Today’s Wyo Whiskers feature was a jack of all trades, working as postmaster, newspaper editor, photographer, trapper, musician and even city marshal.
George H. Smith’s life was destined to be an adventure. He was born in a boat in the middle of the Mediterranean Sea in November 1863 to an Englishman and his wife. By age 10, he was a naturalized citizen of the United States. He picked up a talent for photography somewhere along the road and by the early 1890s he had made his way to Lander, Wyoming. In Lander, he met his wife, Hattie Mitchel, and the two were married in 1894. The couple tried their luck in Chicago for a short time, but by December 1897, they were on the trail back to Lander, dead broke and with an infant. They arrived in Glenrock on the 6th with only $1.00 and a played out team to their names.
In an effort to provide for his family, Smith began hunting coyotes with one trap, his rifle and a hatchet. At the time, a little money could be made selling furs to manufacturers back east. “Good coyote hides sold at from 15 cents to $1.00 each.” From time to time, the county or local ranchers would offer a bounty on the animals if they were particularly overrun. Coyotes and wolves would harass and sometimes kill livestock. Every other day “Coyote” Smith would walk his trap line, harvesting coyotes, wolves, skunks, bobcats and muskrats as well as deer, antelope, grouse and rabbits to keep his family fed. It turned out he had quite the talent for it and hides began piling up in front of the family’s rented cabin. Between the summer garden, a few head of livestock and the abundant game, the family thrived.
Only a couple years after they arrived, the Smiths were able to purchase a small ranch on Deer Creek, nine miles outside of Glenrock. At the end of the winter, the log cabin would be covered with hides waiting to be sent east. Smith also developed a skill for taxidermy and mounted many trophies for hunters in the area. Mrs. Smith, a good shot herself, would make rugs to sell out of bobcat and coyote hides with the heads attached.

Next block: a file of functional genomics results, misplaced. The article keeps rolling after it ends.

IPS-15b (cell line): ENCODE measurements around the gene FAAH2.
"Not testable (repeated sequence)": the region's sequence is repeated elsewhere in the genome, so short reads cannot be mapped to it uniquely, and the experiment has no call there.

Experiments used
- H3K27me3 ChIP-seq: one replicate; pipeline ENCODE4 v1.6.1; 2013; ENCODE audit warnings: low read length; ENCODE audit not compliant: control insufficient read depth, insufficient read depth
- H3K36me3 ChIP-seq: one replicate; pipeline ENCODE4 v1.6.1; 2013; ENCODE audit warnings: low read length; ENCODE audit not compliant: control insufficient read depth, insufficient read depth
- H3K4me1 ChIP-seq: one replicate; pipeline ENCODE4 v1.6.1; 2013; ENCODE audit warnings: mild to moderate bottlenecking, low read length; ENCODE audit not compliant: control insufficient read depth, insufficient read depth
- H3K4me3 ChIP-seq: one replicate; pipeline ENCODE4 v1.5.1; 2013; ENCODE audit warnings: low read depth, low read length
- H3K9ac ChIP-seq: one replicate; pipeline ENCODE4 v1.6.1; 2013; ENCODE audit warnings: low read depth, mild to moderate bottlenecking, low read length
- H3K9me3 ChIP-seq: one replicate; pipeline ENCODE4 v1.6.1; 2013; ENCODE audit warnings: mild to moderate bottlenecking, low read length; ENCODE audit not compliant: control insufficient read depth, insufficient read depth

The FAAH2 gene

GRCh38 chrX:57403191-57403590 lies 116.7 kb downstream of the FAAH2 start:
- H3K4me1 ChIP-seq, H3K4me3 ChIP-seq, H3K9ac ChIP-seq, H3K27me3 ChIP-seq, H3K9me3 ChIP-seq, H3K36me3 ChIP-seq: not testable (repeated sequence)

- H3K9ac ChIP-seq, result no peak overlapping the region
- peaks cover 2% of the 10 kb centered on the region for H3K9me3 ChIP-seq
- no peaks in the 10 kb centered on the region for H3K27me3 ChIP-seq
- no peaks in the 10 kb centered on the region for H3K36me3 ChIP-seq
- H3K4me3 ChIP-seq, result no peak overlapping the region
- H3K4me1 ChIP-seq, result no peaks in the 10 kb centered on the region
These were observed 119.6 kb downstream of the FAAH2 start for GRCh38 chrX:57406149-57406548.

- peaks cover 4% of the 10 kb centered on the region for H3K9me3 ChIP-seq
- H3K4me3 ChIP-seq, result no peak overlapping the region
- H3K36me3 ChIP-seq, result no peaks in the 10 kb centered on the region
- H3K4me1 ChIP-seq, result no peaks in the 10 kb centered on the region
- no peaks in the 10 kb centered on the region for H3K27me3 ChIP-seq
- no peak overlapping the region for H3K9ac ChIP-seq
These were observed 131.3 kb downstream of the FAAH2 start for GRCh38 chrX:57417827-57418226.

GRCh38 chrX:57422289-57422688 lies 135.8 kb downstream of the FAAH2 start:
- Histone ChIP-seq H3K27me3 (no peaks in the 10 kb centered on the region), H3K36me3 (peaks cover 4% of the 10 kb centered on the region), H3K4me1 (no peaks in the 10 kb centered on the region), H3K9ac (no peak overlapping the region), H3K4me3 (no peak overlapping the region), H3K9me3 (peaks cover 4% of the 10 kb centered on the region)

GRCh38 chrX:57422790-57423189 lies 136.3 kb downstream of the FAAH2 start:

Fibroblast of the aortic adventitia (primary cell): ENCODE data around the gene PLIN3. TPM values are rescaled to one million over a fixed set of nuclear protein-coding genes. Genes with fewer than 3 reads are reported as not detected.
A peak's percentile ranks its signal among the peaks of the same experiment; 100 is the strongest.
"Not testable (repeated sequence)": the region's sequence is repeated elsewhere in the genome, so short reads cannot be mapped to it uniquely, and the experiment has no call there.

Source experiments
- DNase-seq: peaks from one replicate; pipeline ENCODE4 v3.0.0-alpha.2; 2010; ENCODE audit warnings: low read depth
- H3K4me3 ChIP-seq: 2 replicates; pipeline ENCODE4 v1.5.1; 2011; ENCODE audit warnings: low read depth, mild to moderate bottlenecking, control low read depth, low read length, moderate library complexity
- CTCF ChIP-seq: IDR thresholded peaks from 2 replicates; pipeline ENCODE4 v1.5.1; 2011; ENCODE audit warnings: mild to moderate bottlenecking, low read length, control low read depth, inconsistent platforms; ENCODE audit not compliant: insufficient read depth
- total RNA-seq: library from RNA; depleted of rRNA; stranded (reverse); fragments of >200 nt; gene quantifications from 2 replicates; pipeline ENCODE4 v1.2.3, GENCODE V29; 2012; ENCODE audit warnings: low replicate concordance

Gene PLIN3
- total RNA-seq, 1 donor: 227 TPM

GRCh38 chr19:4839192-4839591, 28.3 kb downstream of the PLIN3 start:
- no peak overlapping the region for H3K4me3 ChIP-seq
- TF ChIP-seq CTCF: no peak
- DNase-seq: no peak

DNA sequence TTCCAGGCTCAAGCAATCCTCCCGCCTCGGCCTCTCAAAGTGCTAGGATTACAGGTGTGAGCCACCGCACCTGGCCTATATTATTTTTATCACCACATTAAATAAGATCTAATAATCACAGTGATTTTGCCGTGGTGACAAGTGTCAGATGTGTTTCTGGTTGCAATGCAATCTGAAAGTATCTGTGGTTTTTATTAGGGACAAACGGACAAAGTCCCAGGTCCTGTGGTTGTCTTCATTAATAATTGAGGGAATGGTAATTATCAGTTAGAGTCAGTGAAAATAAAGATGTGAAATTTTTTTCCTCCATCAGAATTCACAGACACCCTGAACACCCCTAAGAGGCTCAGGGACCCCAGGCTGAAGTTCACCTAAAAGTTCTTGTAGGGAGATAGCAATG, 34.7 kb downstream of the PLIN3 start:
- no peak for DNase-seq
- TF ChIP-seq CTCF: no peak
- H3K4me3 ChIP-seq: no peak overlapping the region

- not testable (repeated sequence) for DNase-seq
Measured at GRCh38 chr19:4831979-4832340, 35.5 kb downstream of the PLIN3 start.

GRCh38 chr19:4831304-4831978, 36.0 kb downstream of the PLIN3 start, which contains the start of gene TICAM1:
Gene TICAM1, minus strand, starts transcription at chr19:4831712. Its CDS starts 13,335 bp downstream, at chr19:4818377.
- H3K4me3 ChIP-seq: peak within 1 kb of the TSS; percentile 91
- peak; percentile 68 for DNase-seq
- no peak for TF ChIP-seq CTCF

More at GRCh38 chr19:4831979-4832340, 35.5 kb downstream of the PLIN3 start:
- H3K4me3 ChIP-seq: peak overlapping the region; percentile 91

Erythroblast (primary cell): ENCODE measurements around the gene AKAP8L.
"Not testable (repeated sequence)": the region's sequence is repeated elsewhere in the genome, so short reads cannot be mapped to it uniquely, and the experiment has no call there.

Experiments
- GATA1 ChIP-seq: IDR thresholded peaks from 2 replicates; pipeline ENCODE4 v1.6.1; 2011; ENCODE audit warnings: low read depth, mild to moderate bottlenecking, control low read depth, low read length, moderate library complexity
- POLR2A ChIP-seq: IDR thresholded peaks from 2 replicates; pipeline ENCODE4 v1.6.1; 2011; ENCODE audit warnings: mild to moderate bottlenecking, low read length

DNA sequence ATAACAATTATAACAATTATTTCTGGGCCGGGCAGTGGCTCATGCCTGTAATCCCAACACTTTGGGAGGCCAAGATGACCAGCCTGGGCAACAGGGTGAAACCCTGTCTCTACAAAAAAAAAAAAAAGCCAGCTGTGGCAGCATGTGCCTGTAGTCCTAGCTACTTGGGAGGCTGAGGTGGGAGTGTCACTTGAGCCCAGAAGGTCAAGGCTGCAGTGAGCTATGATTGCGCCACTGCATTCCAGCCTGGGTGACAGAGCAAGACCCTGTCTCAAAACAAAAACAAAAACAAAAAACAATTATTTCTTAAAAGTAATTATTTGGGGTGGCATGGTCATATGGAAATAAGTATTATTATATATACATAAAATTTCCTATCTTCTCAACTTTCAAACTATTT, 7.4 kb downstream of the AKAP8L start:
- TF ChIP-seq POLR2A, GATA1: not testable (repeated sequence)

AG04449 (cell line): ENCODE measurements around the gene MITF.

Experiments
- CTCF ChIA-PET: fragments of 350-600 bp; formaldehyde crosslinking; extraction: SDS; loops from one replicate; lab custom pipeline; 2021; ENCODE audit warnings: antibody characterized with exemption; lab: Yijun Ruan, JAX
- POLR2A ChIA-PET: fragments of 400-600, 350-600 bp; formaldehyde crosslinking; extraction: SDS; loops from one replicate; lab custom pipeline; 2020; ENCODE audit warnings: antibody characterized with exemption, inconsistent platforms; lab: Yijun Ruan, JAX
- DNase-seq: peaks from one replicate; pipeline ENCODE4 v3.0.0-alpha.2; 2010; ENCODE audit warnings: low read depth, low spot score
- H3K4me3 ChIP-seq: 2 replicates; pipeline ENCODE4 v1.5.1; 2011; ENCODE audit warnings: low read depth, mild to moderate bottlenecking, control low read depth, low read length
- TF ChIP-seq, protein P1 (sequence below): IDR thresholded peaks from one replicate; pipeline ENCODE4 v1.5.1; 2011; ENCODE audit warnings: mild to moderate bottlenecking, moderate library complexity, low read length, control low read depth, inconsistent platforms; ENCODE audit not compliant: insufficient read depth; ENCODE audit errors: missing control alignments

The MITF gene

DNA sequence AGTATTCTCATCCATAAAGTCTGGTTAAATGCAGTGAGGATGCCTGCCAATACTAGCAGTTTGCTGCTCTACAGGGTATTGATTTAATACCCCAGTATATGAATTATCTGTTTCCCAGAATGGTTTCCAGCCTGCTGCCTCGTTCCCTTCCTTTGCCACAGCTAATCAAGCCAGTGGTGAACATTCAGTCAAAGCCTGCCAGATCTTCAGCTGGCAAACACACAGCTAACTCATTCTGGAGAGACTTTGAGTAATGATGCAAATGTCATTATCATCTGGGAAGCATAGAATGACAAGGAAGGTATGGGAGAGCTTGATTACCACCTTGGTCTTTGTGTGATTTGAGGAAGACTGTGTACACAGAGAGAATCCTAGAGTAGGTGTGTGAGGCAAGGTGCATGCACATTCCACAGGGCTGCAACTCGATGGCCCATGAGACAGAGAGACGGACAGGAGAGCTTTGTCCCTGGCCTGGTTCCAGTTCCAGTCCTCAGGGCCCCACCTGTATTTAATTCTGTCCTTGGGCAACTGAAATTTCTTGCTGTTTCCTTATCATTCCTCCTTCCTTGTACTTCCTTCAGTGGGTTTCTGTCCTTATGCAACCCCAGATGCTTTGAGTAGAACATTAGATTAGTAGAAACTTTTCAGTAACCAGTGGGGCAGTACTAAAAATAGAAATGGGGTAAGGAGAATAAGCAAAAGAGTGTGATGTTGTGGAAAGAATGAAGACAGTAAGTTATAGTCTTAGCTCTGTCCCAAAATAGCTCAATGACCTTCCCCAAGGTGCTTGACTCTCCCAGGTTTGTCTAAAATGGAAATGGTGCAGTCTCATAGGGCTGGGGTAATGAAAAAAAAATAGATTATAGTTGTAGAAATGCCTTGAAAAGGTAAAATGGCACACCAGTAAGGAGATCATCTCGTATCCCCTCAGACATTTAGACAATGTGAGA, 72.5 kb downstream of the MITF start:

Around 1914, the family built a frame house beside their log cabin but they didn’t move into it for several years. Instead, it was here that they held regular country dances. According to their daughter, Hattie:
“Ranchers, town people and people from the Parkerton oil fields would come by horseback, wagons and cars and stay all night dancing square dances, two steps, waltzes, and fox trots to the music provided by the Smith family. Dad as the main musician, playing the violin, my brother Muriel and I playing the piano, and Ira playing the banjo and calling the square dances. Mama provided her popular midnight supper at fifty cents a plate. She would have roast beef; or family and visitors would go fishing and they would have a fish supper. There were pies and cakes, too. The men, only, were charged a dollar admission to the dance. Fifty to seventy-five people would come and dance until dawn.” — Pages from Converse County’s Past p.549
Still smitten by photography, Smith opened a small studio on 4th Street in Glenrock. His daughter, Hattie, helped in the studio developing negatives. Smith traveled around Wyoming as much as he could with his camera, but also captured much of Converse County’s history. Oil field gushers were a favorite of his and he would often run out to the oil fields to photograph them.
In addition to his ranch, trapping and photography, Smith worked odd jobs as opportunities presented themselves. During World War I and through prohibition, Smith worked as Glenrock’s town marshal. For a time, he was postmaster. He also tried his hand as newspaper editor. During the war, the family sold and traded their abundant milk, eggs and vegetables in Glenrock and in the neighboring oil fields.
“Coyote” Smith passed away days after his 71st birthday. He was laid to rest on the ranch beside his wife and a daughter. Of the four surviving Smith children, Harry and Ira stayed in Converse County. Murriel moved to Denver and Hattie to California.